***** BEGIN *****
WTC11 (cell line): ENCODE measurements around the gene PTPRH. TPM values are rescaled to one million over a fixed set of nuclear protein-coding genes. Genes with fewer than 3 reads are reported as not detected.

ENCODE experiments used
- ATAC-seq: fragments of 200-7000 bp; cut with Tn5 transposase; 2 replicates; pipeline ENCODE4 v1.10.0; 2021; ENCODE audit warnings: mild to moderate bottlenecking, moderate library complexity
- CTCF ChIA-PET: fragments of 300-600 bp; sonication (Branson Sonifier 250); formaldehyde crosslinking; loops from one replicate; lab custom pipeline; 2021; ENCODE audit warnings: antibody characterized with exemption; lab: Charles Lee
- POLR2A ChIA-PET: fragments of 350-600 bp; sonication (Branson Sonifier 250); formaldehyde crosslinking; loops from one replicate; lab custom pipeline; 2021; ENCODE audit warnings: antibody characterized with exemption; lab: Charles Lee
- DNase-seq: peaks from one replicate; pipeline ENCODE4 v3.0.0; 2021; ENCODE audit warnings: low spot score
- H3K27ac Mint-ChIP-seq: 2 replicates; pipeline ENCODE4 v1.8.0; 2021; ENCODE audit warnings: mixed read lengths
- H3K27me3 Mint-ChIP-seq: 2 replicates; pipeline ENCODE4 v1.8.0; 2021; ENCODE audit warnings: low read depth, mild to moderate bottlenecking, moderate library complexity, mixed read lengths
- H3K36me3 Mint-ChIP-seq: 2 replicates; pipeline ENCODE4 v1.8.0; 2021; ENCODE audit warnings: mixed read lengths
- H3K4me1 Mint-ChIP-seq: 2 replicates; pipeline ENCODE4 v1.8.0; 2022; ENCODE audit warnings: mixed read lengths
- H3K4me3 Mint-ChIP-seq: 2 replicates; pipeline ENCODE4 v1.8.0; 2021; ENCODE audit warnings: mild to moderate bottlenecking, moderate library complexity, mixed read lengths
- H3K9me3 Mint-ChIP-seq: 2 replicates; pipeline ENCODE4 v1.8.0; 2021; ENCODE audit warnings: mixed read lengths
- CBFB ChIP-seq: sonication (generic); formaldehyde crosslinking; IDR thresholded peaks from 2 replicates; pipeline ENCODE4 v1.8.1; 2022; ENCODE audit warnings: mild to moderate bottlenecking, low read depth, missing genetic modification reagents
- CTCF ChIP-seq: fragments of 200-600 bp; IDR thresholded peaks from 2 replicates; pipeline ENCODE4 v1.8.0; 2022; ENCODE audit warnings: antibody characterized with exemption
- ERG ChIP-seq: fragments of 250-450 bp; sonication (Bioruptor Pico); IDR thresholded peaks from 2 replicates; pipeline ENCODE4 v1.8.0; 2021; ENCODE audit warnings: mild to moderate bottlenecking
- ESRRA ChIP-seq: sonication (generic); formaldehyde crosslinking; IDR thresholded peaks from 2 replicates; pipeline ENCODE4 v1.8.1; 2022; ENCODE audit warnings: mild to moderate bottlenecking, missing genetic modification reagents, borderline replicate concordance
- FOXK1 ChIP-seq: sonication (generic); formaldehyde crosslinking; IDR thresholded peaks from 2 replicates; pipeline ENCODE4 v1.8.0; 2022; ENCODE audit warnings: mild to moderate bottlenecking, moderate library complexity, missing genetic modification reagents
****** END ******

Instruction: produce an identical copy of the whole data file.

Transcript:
WTC11 (cell line): ENCODE measurements around the gene PTPRH. TPM values are rescaled to one million over a fixed set of nuclear protein-coding genes. Genes with fewer than 3 reads are reported as not detected.

ENCODE experiments used
- ATAC-seq: fragments of 200-7000 bp; cut with Tn5 transposase; 2 replicates; pipeline ENCODE4 v1.10.0; 2021; ENCODE audit warnings: mild to moderate bottlenecking, moderate library complexity
- CTCF ChIA-PET: fragments of 300-600 bp; sonication (Branson Sonifier 250); formaldehyde crosslinking; loops from one replicate; lab custom pipeline; 2021; ENCODE audit warnings: antibody characterized with exemption; lab: Charles Lee
- POLR2A ChIA-PET: fragments of 350-600 bp; sonication (Branson Sonifier 250); formaldehyde crosslinking; loops from one replicate; lab custom pipeline; 2021; ENCODE audit warnings: antibody characterized with exemption; lab: Charles Lee
- DNase-seq: peaks from one replicate; pipeline ENCODE4 v3.0.0; 2021; ENCODE audit warnings: low spot score
- H3K27ac Mint-ChIP-seq: 2 replicates; pipeline ENCODE4 v1.8.0; 2021; ENCODE audit warnings: mixed read lengths
- H3K27me3 Mint-ChIP-seq: 2 replicates; pipeline ENCODE4 v1.8.0; 2021; ENCODE audit warnings: low read depth, mild to moderate bottlenecking, moderate library complexity, mixed read lengths
- H3K36me3 Mint-ChIP-seq: 2 replicates; pipeline ENCODE4 v1.8.0; 2021; ENCODE audit warnings: mixed read lengths
- H3K4me1 Mint-ChIP-seq: 2 replicates; pipeline ENCODE4 v1.8.0; 2022; ENCODE audit warnings: mixed read lengths
- H3K4me3 Mint-ChIP-seq: 2 replicates; pipeline ENCODE4 v1.8.0; 2021; ENCODE audit warnings: mild to moderate bottlenecking, moderate library complexity, mixed read lengths
- H3K9me3 Mint-ChIP-seq: 2 replicates; pipeline ENCODE4 v1.8.0; 2021; ENCODE audit warnings: mixed read lengths
- CBFB ChIP-seq: sonication (generic); formaldehyde crosslinking; IDR thresholded peaks from 2 replicates; pipeline ENCODE4 v1.8.1; 2022; ENCODE audit warnings: mild to moderate bottlenecking, low read depth, missing genetic modification reagents
- CTCF ChIP-seq: fragments of 200-600 bp; IDR thresholded peaks from 2 replicates; pipeline ENCODE4 v1.8.0; 2022; ENCODE audit warnings: antibody characterized with exemption
- ERG ChIP-seq: fragments of 250-450 bp; sonication (Bioruptor Pico); IDR thresholded peaks from 2 replicates; pipeline ENCODE4 v1.8.0; 2021; ENCODE audit warnings: mild to moderate bottlenecking
- ESRRA ChIP-seq: sonication (generic); formaldehyde crosslinking; IDR thresholded peaks from 2 replicates; pipeline ENCODE4 v1.8.1; 2022; ENCODE audit warnings: mild to moderate bottlenecking, missing genetic modification reagents, borderline replicate concordance
- FOXK1 ChIP-seq: sonication (generic); formaldehyde crosslinking; IDR thresholded peaks from 2 replicates; pipeline ENCODE4 v1.8.0; 2022; ENCODE audit warnings: mild to moderate bottlenecking, moderate library complexity, missing genetic modification reagents